This is my view as well. I think 2010 is easily the best vintage since I’ve started seriously drinking burgundy. That it’s a vintage that’s not shut down (with some exceptions, of course) is a nice bonus.
I think it’s also worth acknowledging that in Burgundy, as elsewhere in the world, this was the tail end of the era of extraction (enzymatic, heated post-fermentation macerations), impactful new oak (higher toast, much less 3-year seasoned wood than today) and pushing harvest dates (for historically good reasons that were ceasing to apply in warmer vintages). You are much more likely to taste chunky, extracted wines liberally veneered with new oak-derived vanilla / espresso roast / grilled meat in 2005 than you are in 2019, that’s for sure. This has less to do with the inherent quality of the vintage than how the wines were made.
Given the numerous “best of my career”, “best of my lifetime” plaudits, it’s hard to say it wasn’t overrated, even while acknowledging that it’s a fine vintage.
Judging on a bottle of 2005 Rousseau Chambertin I had in 2014, I would say that the best of 2005 will stand head to head with all the other “vintages of the Century”. I haven’t started drinking many of my 2005s yet, but a few village wines have been very good with lots of life. That being said, I’m a 1999 guy.
Best of my buying career. It’s a tier above 2010 in my book because it has both more stuffing and more refinement. Of course, that means they’ll likely take longer than the 2010s to be ready. For those who find more recent vintages more in line with their style preferences as William suggested, 2015 is a worthy successor to 2005 and shares its combination of richness and refinement.
This pretty sums up my feelings on the vintage, though I think some charm could come with time.
I do think 2005 is a great vintage, but it is also one that will take an incredibly long time to fully come around- and that brings risk. The longer a vintage takes to come around, the more that can go wrong in the cellar- wines drying out, balance issues etc. And then of course there are the costs of time and money to cellar.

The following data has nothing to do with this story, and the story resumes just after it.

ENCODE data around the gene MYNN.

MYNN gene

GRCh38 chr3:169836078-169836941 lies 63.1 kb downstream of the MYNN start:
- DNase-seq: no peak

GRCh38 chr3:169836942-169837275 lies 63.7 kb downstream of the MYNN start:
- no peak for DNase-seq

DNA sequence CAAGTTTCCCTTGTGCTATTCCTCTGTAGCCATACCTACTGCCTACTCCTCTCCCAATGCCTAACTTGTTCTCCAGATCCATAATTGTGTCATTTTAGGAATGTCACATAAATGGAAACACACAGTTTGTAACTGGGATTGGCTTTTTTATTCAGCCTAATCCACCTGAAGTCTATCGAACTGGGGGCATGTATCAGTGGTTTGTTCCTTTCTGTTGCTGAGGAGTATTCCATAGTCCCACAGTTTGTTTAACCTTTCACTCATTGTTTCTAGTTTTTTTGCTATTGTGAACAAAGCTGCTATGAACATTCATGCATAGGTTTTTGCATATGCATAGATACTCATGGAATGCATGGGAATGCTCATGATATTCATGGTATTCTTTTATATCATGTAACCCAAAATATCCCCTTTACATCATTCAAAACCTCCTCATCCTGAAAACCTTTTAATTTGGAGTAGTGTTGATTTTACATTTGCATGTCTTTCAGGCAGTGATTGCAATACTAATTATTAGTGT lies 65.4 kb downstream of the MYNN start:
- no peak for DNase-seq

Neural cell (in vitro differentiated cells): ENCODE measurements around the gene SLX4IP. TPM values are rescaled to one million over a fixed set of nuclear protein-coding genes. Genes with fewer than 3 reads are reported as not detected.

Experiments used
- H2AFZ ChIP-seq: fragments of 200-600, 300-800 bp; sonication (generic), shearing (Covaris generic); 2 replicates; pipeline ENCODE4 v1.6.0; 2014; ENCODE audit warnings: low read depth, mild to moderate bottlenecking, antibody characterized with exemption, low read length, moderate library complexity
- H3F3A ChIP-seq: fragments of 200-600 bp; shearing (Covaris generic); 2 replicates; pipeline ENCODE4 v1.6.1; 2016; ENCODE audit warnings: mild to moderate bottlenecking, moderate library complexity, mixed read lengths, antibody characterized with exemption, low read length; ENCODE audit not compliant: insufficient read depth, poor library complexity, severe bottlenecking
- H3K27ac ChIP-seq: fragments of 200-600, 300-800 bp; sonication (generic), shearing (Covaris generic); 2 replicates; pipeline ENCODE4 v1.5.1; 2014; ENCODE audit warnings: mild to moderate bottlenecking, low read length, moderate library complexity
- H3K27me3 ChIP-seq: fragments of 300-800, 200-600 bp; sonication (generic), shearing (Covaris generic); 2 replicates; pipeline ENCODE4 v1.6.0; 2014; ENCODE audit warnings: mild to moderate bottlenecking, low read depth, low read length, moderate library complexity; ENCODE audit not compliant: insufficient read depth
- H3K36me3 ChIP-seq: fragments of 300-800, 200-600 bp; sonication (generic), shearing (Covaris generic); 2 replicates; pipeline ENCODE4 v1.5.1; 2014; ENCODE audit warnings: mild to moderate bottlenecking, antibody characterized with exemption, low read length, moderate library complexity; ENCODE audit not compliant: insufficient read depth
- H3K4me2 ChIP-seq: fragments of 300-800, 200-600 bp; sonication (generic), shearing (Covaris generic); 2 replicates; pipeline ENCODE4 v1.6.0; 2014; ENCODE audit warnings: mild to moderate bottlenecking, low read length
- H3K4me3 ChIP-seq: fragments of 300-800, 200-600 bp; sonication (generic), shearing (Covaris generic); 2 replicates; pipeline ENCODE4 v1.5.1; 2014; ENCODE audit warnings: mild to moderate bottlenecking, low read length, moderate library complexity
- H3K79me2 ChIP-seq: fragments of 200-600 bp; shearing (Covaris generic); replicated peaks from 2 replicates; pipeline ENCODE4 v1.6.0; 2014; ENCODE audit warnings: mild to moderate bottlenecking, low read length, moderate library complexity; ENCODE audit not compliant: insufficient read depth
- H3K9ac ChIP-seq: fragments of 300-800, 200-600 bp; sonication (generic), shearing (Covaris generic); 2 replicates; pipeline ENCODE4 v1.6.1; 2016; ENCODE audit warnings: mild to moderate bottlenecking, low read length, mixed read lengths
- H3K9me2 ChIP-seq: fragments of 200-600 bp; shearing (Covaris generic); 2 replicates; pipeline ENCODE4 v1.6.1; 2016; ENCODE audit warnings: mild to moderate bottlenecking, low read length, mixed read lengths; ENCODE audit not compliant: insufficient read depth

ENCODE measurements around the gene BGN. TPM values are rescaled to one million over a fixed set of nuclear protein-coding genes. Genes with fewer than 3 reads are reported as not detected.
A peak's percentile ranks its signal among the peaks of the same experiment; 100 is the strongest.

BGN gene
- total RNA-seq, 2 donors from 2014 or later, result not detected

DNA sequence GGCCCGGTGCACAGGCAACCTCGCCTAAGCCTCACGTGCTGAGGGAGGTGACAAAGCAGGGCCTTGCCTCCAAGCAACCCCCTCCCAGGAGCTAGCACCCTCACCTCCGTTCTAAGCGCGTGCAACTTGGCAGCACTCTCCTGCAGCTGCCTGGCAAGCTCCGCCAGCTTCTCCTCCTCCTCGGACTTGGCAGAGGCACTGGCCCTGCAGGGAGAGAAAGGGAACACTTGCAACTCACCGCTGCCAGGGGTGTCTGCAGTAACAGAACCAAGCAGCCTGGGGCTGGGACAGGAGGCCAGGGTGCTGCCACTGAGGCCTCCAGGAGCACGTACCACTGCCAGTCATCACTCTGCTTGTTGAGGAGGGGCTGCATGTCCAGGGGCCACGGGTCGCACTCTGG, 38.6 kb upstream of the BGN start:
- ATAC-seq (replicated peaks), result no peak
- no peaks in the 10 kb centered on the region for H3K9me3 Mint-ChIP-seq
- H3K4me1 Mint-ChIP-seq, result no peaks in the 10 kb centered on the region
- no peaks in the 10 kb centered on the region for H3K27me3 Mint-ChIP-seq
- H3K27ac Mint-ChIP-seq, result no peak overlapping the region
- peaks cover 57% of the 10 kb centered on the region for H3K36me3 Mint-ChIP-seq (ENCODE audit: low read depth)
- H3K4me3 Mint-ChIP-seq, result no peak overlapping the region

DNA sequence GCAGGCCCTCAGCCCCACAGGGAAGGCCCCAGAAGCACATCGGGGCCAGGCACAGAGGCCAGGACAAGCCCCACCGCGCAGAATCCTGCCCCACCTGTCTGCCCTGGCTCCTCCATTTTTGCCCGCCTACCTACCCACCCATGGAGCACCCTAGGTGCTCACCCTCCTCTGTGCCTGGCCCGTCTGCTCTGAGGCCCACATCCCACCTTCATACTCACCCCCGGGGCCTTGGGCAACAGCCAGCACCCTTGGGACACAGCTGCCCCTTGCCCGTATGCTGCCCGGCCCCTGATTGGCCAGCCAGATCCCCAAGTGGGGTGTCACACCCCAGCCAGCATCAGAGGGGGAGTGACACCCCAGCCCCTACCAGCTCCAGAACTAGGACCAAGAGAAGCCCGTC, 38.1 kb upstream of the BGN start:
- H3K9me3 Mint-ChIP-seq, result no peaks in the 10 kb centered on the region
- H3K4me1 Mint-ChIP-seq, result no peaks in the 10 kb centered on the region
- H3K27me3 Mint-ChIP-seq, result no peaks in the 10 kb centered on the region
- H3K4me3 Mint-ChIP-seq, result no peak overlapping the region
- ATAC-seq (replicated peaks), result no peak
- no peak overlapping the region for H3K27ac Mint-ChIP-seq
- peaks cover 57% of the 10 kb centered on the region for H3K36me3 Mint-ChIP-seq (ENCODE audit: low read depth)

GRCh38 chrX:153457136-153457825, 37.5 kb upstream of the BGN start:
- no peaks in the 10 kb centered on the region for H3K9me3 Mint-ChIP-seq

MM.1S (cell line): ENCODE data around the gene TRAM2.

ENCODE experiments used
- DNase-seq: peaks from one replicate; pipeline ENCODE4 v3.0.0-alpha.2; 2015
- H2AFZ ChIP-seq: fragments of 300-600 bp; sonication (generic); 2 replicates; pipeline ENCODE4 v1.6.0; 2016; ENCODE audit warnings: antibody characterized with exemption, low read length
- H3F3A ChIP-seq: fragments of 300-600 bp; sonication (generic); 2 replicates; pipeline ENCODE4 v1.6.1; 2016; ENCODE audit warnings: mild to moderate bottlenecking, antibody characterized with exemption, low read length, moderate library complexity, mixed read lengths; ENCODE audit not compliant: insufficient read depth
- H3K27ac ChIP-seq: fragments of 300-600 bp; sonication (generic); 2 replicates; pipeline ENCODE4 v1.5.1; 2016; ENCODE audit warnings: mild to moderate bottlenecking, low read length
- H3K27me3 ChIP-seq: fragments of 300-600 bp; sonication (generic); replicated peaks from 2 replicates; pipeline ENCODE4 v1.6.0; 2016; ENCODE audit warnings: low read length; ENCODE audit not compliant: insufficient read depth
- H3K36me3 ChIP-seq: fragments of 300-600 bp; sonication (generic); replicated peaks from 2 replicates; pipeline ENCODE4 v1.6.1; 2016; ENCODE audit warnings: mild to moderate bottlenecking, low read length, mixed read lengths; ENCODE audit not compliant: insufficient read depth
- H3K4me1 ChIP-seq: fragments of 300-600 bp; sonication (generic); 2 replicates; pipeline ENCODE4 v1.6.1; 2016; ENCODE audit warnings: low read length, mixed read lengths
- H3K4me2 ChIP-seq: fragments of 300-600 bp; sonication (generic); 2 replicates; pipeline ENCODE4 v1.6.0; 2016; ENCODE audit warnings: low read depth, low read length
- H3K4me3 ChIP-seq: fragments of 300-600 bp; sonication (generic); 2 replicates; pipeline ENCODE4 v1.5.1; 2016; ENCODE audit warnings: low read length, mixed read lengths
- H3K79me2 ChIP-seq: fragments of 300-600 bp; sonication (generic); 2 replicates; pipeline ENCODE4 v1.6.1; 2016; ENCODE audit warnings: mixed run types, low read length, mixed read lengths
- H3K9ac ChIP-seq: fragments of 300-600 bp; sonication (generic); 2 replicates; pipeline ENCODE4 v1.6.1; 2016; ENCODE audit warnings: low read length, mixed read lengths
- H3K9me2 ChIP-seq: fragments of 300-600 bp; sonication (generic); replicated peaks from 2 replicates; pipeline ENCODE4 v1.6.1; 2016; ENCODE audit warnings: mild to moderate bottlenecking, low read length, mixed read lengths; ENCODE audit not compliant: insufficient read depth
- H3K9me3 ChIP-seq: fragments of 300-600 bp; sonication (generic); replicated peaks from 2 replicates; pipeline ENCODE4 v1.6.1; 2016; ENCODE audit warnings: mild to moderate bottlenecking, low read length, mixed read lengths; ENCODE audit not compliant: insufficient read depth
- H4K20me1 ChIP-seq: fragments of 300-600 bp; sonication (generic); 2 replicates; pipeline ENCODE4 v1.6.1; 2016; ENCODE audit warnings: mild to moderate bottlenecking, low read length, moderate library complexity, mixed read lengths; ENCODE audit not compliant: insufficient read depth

Further, the wines are- as your friend described- very atypical. They are gorgeous- but freakishly big. When I did my 2006 DRC dinner, we did a course after with an assortment of younger wines. Among them were the 2005 Roumier Chambolle Musigny and 2005 Roumier Bonnes-Mares. When someone poured me a glass of the Chambolle, I tried it and asked the pourer to make sure it was not the Bonnes-Mares. The wine was that big that it had the physical scale of the Bonnes-Mares. And the Bonnes-Mares itself was structurally bigger than any Roumier Musigny I have ever tried. It was more like having a Leroy Chambertin or Richebourg.
That said- the wines were also magnificent showing an incredible array of floral notes in particular. So with the power came all the breed and nuance.
But how long do we wait? What happens in the meantime? And is the aged product still a really big wine? If so- then that may a great wine to win a tasting event, but it is not going to be easy to enjoy as a harmonious component of a meal. And what happens to wines with such high levels of extract and reliance on that for aging? Do you end up with blowsy pruny wines like some of the Accad wines from the mid 1990s? It is a lot of questions for very singular wines that are very expensive- though I do think that most of the wines will come out just fine.